Communal violence may hit India before Election 2019; warns US Intelligence
New Delhi : Ahead of general election to be held in May 2019, speculations from critics, globally, are doing rounds. Of the may guess works, key words came from the US. There is a strong possibility of communal violence in India if the ruling BJP stresses on Hindu nationalist themes before election, America's top spymaster told US lawmakers.
The warning from US intelligence community as a part of assessment of worldwide threats in the year 2019 was presented in the form of a written document to the powerful Senate Select Committee on Intelligence by Dan Coats, Director of National Intelligence.
"Parliamentary elections in India increase the possibility of communal violence if Indian Prime Minister Narendra Modi's Bharatiya Janata Party (BJP) stresses Hindu nationalist themes," Coats told members of the US Senate Select Committee on Intelligence.
Lately, top American intelligence agencies appeared before the Senate Select Committee on Intelligence to present their worldwide threat assessment. Among the key people were CIA Director Gina Haspel, who has just returned from a trip to India, FBI Director Christopher Wray and Defense Intelligence Agency Director Robert Ashley.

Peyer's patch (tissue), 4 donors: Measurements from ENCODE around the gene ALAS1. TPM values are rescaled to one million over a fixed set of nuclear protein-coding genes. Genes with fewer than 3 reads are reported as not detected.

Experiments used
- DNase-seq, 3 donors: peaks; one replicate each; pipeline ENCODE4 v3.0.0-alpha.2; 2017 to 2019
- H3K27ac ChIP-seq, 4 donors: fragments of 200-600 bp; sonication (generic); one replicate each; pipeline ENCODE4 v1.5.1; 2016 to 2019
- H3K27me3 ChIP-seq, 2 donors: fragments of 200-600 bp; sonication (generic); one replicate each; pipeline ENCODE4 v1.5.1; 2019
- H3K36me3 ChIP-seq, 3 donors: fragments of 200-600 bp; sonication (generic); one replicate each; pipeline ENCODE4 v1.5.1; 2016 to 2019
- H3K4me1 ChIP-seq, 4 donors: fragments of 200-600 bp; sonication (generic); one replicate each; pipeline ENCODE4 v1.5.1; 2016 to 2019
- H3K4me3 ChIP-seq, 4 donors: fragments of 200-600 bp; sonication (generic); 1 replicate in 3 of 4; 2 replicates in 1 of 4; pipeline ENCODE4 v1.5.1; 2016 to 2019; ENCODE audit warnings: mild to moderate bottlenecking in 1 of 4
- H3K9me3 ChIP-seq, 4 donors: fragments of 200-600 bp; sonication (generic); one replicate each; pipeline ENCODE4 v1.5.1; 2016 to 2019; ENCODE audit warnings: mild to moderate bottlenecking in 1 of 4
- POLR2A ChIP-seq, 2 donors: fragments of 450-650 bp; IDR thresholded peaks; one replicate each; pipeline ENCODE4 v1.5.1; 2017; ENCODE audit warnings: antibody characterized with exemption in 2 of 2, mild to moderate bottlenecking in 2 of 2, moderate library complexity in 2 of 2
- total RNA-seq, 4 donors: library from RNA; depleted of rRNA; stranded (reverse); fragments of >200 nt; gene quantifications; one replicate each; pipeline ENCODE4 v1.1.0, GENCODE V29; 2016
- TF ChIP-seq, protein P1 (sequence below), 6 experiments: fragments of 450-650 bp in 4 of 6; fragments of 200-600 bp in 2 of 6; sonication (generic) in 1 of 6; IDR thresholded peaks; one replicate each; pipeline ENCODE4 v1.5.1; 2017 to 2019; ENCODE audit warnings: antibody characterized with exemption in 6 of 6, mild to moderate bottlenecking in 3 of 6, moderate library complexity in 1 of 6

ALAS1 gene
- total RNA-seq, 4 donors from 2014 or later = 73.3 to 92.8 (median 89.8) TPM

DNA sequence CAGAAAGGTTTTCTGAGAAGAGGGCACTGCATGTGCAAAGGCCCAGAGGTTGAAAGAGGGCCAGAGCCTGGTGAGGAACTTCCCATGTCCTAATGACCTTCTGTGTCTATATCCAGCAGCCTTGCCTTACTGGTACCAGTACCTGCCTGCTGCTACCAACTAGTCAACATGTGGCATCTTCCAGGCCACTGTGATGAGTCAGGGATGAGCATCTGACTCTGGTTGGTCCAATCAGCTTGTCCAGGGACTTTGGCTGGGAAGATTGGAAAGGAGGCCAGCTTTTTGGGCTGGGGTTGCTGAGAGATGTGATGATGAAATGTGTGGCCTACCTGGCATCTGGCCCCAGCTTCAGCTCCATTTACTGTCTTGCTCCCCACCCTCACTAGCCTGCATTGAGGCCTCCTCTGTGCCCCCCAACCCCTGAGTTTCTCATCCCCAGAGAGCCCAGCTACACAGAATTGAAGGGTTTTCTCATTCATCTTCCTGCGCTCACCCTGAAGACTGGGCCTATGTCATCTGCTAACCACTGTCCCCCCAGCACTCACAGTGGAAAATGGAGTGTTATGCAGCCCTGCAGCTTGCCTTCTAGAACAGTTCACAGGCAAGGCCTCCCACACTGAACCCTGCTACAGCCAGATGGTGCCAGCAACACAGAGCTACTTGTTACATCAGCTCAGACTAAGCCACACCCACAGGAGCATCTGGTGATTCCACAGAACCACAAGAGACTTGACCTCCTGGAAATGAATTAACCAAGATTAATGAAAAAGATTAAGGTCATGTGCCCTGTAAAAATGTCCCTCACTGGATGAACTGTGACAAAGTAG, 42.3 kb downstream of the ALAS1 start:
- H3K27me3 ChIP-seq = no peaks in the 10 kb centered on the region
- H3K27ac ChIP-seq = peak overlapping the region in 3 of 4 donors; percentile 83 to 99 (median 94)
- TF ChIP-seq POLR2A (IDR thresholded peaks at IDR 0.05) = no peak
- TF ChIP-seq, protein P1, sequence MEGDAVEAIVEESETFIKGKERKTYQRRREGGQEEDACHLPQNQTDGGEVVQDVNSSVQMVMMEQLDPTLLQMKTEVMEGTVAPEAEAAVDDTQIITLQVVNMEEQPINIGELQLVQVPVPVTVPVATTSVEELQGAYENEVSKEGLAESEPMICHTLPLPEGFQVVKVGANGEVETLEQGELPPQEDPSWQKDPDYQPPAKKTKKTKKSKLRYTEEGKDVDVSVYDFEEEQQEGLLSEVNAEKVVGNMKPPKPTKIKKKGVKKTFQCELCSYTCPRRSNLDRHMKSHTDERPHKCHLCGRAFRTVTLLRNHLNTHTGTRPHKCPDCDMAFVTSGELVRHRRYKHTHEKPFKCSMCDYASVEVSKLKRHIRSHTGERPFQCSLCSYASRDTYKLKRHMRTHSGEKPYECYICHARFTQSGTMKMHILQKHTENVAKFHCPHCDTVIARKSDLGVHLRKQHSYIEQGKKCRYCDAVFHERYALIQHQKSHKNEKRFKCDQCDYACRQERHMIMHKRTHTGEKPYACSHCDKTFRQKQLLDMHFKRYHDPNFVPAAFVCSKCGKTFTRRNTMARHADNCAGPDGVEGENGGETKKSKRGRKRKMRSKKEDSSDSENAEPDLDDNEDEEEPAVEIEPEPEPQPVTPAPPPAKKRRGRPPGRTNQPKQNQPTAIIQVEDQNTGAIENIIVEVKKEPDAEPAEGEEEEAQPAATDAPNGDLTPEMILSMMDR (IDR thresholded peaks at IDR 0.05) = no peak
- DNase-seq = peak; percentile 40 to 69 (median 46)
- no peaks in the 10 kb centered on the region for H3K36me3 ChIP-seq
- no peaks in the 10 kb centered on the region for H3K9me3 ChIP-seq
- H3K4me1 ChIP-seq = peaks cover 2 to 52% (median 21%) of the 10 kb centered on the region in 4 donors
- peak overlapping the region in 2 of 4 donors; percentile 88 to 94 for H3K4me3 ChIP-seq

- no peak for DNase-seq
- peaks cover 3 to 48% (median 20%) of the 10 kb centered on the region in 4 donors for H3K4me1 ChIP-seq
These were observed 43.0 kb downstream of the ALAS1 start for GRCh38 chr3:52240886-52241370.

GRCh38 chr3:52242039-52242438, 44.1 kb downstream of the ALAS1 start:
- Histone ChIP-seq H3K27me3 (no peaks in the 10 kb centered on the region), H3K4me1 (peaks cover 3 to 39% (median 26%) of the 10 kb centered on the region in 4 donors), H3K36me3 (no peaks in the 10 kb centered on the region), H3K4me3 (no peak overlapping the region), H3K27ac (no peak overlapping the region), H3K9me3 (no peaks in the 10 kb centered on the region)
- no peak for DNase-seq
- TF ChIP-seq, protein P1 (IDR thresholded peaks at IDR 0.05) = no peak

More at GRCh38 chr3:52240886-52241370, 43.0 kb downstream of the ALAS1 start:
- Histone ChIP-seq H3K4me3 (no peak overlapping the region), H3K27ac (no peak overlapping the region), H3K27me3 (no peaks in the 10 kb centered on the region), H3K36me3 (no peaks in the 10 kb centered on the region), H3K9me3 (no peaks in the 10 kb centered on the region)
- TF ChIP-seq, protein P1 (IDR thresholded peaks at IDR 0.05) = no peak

"BJP policies during Modi's first term have deepened communal tensions in some BJP-governed states, and Hindu nationalist state leaders might view a Hindu-nationalist campaign as a signal to incite low-level violence to animate their supporters," Coats said in his written statement.
"Increasing communal clashes could alienate Indian Muslims and allow Islamist terrorist groups in India to expand their influence,” Coats warned ahead of the general election. The five-year term of Prime Minister Narendra Modi ends in May. The entire process of election and formation of the new Parliament needs to be completed successfully by May.
Also, Coats in his written statement warns about the tensed India- Pakistan relationship at least till May.
"We judge that cross-border terrorism, firing across the Line of Control (LoC), divisive national elections in India, and Islamabad's perception of its position with the United States relative to India will contribute to strained India-Pakistan relations at least through May 2019, the deadline for the Indian election, and probably beyond," he said.
"Political maneuvering resulting from the Indian national elections probably will further constrain near-term opportunities for improving ties," it said.